The fairy tales are manufactured to produce a post hoc explanation of the natural shortcoming and failures of a capitalist system.

P.S: Respectfully, I like E.H. a lot but he has his shortcoming because of his background (just like other MMT'ers), IMO.

paul said...

"Blackboxing it, the math isn't wanted or needed in the prevalent system. Just emotions."

"There is is simply a limit to private debt creation by the private sector…"

"…the current situation is not caused by lack of productivity or competitiveness…"

"The fairy tales are manufactured to produce a post hoc explanation of the natural shortcoming and failures of a capitalist system."

Quoted for truth.

How do we get the message across?

Bob Roddis said...

People do understand “national accounting” and “sector balances”. Your analysis makes no sense and people understand that.

Suppose that the Feds sell a bond to the ChiComs for $1.5 trillion and pass out the proceeds to Obama supporters to buy whiskey, weed and lap dances. The money is now spent. When the Feds come after me and mine to repay the ChiComs (or steal my purchasing power through fiat funny dilution), how can that conceivably be a positive for the "non-governmental sector"? Also, I understand that your solution to the situation would be for the treasury to simply create the fiat funny-money out of thin air using keystrokes to be used to buy the whiskey, weed and lap dances more directly.

Seriously, people do understand MMT.

paul said...

"…Suppose that the Feds sell a bond to the ChiComs for $1.5 trillion and pass out the proceeds to Obama supporters…"

Are you claiming that the US acquires dollars from ChiCom when we sell them bonds?

Tom Hickey said...

"Seriously, people do understand MMT."

Right. Those people are largely Austrians, who see any expansion of "money" as leading to inflation, which is, of course, daft.

A growing economy needs an increasing money flow and growing money stock to support growth and saving respectively.

As long as the net injection meets this without overshoot, sparking inflation, or undershoot, resulting in deflation, the outcome is price stability.

Just do the math.

paul said...

According to Austrians if we printed $10 Trillion and sent it to the moon it would cause inflation.

Tom Hickey said...

paul: "Are you claiming that the US acquires dollars from ChiCom when we sell them bonds?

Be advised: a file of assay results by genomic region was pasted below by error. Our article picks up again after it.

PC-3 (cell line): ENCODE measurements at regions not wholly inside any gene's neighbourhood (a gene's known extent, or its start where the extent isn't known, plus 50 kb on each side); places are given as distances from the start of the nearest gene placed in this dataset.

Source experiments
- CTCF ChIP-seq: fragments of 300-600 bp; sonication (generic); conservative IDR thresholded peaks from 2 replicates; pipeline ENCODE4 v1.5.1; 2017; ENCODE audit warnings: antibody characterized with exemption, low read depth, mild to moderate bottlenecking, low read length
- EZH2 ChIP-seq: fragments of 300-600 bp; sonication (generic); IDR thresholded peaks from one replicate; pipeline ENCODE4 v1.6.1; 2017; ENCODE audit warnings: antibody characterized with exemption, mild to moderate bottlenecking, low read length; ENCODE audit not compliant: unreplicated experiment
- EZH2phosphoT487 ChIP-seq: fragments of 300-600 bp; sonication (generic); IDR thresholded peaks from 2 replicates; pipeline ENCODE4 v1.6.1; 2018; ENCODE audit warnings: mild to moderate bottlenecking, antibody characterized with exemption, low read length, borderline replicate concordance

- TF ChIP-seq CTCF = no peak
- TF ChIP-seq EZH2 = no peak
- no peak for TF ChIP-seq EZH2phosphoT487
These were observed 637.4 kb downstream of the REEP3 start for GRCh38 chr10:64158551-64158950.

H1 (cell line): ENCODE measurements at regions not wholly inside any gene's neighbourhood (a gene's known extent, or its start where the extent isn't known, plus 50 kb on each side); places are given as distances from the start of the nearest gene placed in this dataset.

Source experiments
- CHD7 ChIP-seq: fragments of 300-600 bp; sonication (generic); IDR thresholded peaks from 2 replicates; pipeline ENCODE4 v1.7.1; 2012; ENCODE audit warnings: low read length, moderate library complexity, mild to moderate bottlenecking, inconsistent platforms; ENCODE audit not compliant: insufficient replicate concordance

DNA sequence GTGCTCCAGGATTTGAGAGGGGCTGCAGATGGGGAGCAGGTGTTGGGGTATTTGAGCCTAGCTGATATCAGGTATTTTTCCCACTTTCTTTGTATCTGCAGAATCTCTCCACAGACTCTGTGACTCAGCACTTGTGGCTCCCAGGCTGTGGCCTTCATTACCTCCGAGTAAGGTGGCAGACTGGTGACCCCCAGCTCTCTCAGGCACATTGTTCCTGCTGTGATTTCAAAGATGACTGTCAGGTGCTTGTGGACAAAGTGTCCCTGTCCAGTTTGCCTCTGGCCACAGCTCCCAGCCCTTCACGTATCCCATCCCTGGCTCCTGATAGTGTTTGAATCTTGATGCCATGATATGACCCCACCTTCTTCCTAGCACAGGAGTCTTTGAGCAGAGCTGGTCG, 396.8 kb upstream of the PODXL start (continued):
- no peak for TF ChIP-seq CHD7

It has nothing to do with China. Who saves in USD is irrelevant to money creation. It makes no substantial difference who holds financial claims against a country's goods and assets, which is what currency is as a financial asses, i.e., it can be exchanged for real goods and assets at will as long as there is a willing sellers.

Of course, govts do limit external transfers for "national security" reasons, so the external sector may be limited in a way that the domestic is not.

Under the current system the Treasury issues currency through tsy issuance, which is required for the Fed to credit the Treasury account from which expenditure takes place, and deficit expenditure injects NFA into non-government, both domestic and external sectors.

Due to the institutional arrangements, the precise amount injected is "saved" in tsys as non-govt net financial assets. The flow of that injection through the economy provides the offset so that the saving doesn't result in demand leakage and too litte demand for economy to perform at potential.

paul said...

Tom, have you seen this?

http://thinkprogress.org/climate/2012/05/26/490694/must-see-tedx-video-if-you-want-them-to-remember-tell-a-story/?utm_source=feedburner&utm_medium=feed&utm_campaign=Feed%3A+climateprogress%2FlCrX+%28Climate+Progress%29&utm_content=Google+Reader&mobile=nc

STF said...

"Suppose that the Feds sell a bond to the ChiComs for $1.5 trillion and pass out the proceeds to Obama supporters to buy whiskey, weed and lap dances."

The bond sale has nothing to do with it acquiring the proceeds.

"When the Feds come after me and mine to repay the ChiComs (or steal my purchasing power through fiat funny dilution),"

They don't need to do that. Fiscal sustainability is about the interaction of the debt RATIO (not the debt itself) and the interest on the national debt. This isn't MMT, this is every school of thought (save Austrians, perhaps) and is standard in every macro textbook.

"how can that conceivably be a positive for the "non-governmental sector"?"

Straw man. It's an increase in the private sector's net financial assets, but that doesn't mean it's a "positive factor," as that depends on the combination of the opportunity cost of the govt's spending and the capacity utilization of the economy at the time. It could be a very negative factor.

"Also, I understand that your solution to the situation would be for the treasury to simply create the fiat funny-money out of thin air using keystrokes to be used to buy the whiskey, weed and lap dances more directly."

No. What we say is that they necessarily already do it that way whether they are selling bonds or not. Big difference.

"Seriously, people do understand MMT."

You clearly do not.

Matt Franko said...

Bob,

"the Feds sell a bond to the ChiComs for $1.5 trillion"

For the Feds to be able to sell the Chinese the bonds that LOGICALLY means the Chinese have to have already been "paid".

"To do a reserve drain, you first have to have done a reserve add"

This little baby girl knows this:

http://mikenormaneconomics.blogspot.com/2012/04/to-be-able-to-do-drain-you-first-have.html

Do you?

resp,